by Abdul Haleem, Yangtze Yan
KABUL, Feb. 22 (Xinhua) -- The alleged desecration of Muslim Holy book Quran by the U.S. military in Bagram airbase, 50 km north of Afghan capital Kabul, triggered protesting demonstrations in several Afghan cities from Tuesday to Wednesday and have claimed several lives.
Seven people have been killed in clashes with the police on Wednesday when thousands of Afghans came to streets to register their indignation over the Quran burning by the U.S. military for a second day in the conflict-ridden country.
On Wednesday, angry protesters and demonstrators were seen setting tires on fire and shouting slogans against the United States in Kabul and Jalalabad, the eastern Nangarhar provincial capital.
People in northern Parwan and southern Kandahar, according to reports, have also staged demonstrations and condemned the alleged desecration of Quran.
An official with the Interior Ministry confirmed to Xinhua that seven people have been killed and 30 others sustained injuries.
Meantime, Ghulam Sakhi Kargar Norughli, the spokesman of the Public Health Ministry when approached by Xinhua confirmed that 11 people who had been injured during demonstrations in Kabul had been taken to hospitals.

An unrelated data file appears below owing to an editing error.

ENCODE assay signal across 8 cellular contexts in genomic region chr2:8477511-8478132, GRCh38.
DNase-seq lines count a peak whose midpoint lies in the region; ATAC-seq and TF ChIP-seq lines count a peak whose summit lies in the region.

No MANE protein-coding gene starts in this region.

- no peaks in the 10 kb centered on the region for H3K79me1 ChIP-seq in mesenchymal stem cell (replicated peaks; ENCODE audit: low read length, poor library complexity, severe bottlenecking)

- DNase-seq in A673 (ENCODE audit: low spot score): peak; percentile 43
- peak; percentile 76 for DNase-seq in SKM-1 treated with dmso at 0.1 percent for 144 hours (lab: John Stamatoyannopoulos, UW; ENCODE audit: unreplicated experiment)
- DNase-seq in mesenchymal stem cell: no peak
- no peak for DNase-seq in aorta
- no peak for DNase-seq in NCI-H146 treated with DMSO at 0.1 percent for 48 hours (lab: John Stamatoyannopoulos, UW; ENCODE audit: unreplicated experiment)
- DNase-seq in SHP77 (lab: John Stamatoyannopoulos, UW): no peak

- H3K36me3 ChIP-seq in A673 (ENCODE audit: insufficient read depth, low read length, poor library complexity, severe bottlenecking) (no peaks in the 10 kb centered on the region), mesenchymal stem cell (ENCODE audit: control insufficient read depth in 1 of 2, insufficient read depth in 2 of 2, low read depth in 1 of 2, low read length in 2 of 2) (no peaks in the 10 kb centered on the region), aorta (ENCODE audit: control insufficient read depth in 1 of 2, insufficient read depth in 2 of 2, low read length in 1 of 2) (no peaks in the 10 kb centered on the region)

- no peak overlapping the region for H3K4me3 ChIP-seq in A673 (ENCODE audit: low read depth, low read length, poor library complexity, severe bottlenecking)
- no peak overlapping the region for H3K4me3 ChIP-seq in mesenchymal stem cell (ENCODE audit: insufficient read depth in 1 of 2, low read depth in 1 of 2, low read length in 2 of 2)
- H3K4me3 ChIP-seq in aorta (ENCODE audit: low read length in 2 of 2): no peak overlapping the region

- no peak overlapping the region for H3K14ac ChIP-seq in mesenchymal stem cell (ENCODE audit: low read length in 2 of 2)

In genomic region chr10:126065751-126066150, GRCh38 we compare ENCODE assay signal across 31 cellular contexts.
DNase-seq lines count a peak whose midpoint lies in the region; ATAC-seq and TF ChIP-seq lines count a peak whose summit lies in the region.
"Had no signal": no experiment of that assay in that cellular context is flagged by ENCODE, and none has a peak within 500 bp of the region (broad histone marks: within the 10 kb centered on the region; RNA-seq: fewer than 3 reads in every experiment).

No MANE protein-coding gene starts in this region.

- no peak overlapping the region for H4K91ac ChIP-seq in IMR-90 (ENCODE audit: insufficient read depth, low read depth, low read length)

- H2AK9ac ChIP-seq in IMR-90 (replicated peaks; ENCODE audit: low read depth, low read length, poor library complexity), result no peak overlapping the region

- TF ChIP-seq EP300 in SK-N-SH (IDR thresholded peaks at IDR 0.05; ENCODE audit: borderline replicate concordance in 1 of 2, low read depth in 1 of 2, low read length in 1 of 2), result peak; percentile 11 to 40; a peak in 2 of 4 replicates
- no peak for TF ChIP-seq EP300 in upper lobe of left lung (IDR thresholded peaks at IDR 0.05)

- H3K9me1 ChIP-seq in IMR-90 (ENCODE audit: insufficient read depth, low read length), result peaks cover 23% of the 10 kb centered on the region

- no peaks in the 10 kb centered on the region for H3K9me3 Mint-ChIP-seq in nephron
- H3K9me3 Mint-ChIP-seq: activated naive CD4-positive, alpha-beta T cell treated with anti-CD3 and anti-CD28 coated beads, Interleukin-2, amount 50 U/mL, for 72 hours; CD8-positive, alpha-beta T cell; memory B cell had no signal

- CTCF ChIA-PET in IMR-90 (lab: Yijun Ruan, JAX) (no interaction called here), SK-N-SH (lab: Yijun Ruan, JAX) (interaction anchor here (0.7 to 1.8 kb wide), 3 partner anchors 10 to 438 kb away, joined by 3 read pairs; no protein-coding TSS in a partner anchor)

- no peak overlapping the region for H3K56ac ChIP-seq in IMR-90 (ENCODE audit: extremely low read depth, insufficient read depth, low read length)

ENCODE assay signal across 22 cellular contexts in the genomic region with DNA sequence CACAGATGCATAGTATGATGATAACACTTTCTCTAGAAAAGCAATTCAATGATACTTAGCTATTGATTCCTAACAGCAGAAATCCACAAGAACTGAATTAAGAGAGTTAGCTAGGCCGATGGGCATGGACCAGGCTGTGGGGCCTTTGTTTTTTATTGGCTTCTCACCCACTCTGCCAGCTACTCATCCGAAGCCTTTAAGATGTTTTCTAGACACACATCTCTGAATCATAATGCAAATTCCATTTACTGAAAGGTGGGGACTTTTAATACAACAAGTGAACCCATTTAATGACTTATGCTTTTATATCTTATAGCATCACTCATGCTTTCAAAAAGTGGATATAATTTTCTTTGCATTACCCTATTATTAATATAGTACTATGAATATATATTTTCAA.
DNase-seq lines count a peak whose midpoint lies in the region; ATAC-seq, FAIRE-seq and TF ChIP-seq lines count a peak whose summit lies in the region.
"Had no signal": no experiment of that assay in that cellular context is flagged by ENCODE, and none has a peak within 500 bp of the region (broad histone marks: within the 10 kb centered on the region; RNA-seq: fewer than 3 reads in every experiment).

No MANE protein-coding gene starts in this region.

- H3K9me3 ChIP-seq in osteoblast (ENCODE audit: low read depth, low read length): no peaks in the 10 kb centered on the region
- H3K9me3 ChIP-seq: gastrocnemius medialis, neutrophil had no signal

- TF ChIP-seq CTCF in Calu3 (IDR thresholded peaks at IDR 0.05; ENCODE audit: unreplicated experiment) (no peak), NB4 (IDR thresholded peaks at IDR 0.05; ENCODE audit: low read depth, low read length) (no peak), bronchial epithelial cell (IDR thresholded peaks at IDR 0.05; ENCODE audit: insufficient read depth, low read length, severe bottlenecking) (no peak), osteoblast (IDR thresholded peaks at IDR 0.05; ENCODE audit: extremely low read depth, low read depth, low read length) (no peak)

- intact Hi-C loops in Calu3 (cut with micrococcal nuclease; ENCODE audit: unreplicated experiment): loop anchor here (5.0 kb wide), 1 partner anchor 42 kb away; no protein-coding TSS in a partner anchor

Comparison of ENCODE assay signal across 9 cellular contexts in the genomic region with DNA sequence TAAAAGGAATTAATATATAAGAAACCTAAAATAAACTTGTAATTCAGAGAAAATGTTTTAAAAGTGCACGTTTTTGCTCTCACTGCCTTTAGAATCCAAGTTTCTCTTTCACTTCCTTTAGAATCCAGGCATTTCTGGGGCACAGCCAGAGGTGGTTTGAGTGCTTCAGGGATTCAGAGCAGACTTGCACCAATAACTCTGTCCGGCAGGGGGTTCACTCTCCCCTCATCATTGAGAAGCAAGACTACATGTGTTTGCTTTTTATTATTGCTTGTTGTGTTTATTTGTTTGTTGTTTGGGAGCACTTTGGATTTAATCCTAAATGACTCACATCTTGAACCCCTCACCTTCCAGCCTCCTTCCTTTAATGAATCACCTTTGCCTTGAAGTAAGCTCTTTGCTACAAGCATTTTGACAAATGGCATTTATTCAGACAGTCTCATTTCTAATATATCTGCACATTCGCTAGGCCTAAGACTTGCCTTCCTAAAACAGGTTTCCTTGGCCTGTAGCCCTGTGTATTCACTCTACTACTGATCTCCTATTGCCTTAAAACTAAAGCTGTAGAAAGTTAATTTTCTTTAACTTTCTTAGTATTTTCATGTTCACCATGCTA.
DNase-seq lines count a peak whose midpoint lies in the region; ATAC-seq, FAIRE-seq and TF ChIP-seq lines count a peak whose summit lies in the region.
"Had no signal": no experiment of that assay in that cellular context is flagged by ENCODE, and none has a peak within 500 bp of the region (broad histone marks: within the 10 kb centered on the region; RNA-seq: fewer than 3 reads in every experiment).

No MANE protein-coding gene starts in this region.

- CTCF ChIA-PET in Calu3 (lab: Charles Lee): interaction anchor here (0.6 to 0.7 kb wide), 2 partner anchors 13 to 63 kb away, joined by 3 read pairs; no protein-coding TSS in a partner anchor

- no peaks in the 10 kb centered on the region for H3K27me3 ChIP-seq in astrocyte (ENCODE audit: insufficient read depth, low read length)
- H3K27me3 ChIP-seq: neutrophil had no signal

To heal the feeling of Afghans, U.S. Deputy Defense Secretary Dr. Ashton B. Carter called on Afghan President Hamid Karzai in Kabul on Wednesday to discuss a number of issues of bilateral importance, said a statement released by the Presidential Palace.
"The U.S. Deputy Defense Secretary expressed his regrets over the incident and apologized on behalf of Secretary Leon Panetta to President Karzai and the people of Afghanistan," the statement said.
At the meeting held in the Presidential Palace, top NATO commander General John Allen, who was accompanying the deputy Secretary, briefed the president on the incident in which copies of the Holy Quran were burnt at Bagram military base, once again expressing his sincere apologies, the statement further said.
Afghan Wolesi Jirga or the lower house of the parliament, religious scholars and political parties have also denounced the burning of Quran and demanded punishment for the trouble-makers.
Facing the fury of thousands, the U.S. Embassy in Kabul said Wednesday its staff were in "lockdown" and all travel had been suspended.